Radial-First STEMI Approach Need Not Compromise Door-to-Balloon Time

Cleveland Clinic experience supports widespread adoption at U.S. hospitals

cardiac catheterization lab

Transradial primary percutaneous coronary intervention (TR-PPCI) for ST-elevation myocardial infarction (STEMI) can be successfully adopted by a hospital system without harming door-to-balloon time performance.

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That’s the conclusion from an analysis of more than 1,200 patients treated at Cleveland Clinic over a six-year period during which door-to-balloon times significantly improved despite a more than 25-fold increase in the use of TR-PPCI. The study was published in Catheterization & Cardiovascular Interventions (2020 Feb 27 [Epub ahead of print]).

“Concerns about a radial-first STEMI approach potentially lengthening door-to-balloon times have contributed to slow adoption of this approach in the United States,” says the study’s corresponding author, Umesh Khot, MD, Head of Regional Cardiovascular Medicine at Cleveland Clinic. “Our findings indicate that a high use rate of this procedure can be achieved without compromising the critical gains in treatment time that have been made over the past 20 years.”

Lagging adoption of the transradial approach

TR-PPCI remains underutilized in the U.S., with an overall use rate estimated at less than 25%. This is despite the fact that TR-PPCI offers a mortality benefit relative to transfemoral (TF) PPCI and has a class 1A indication in the 2017 European STEMI guidelines. A major contributor to its lagging adoption is likely the assumption that it lengthens door-to-balloon time, a key hospital-level STEMI quality metric that is closely associated with risk of early death.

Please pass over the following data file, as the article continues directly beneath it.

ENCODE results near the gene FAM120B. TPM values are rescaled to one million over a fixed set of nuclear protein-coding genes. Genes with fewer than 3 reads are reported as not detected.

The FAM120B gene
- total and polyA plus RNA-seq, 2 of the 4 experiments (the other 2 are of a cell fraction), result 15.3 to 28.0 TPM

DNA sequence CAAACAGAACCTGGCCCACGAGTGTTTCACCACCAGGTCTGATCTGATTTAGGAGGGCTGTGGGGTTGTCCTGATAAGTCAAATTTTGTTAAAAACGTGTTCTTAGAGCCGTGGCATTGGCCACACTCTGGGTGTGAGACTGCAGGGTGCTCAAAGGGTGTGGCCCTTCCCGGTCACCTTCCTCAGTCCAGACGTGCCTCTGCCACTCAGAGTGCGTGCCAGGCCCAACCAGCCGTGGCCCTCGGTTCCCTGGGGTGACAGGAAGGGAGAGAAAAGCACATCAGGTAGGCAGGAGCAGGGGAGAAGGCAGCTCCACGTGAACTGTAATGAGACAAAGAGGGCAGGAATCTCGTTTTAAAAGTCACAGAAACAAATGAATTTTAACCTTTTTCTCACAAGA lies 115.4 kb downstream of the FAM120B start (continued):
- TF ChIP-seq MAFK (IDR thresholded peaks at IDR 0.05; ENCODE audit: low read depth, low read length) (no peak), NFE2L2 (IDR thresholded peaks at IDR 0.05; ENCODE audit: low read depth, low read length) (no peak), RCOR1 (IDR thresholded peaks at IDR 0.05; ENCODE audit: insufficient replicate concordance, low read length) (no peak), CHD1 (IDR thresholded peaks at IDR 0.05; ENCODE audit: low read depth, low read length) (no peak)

Prior investigations comparing TR and TF approaches to PPCI have used various study designs and resulted in conflicting findings. “Our analysis was prompted by the need for more evidence on this question based on experience from hospitals that have adopted TR-PPCI,” explains lead author Chetan Huded, MD, MSc, an interventional cardiology fellow at Cleveland Clinic.

Study design and population

Data were analyzed from 1,272 consecutive patients from a Cleveland Clinic observational registry who were treated for STEMI with PPCI from January 2011 through December 2016. During that time, the annual rate of TR-PPCI attempts rose from 2.6% in 2011 to 79.4% in 2016.

Of the total study sample, 551 patients were initially treated with attempted TR-PPCI, with the following results:

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  • 494 attempts (89.7%) were successful
  • 57 cases (10.3%) required crossover to TF-PPCI

The remaining 721 patients were treated with attempted TF-PPCI, with the following results:

  • 719 attempts (99.7%) were successful
  • 2 cases (0.3%) required crossover to TR-PPCI

Propensity score matching was performed to enable comparison of similar-risk patients treated with each procedure, yielding 273 well-matched pairs.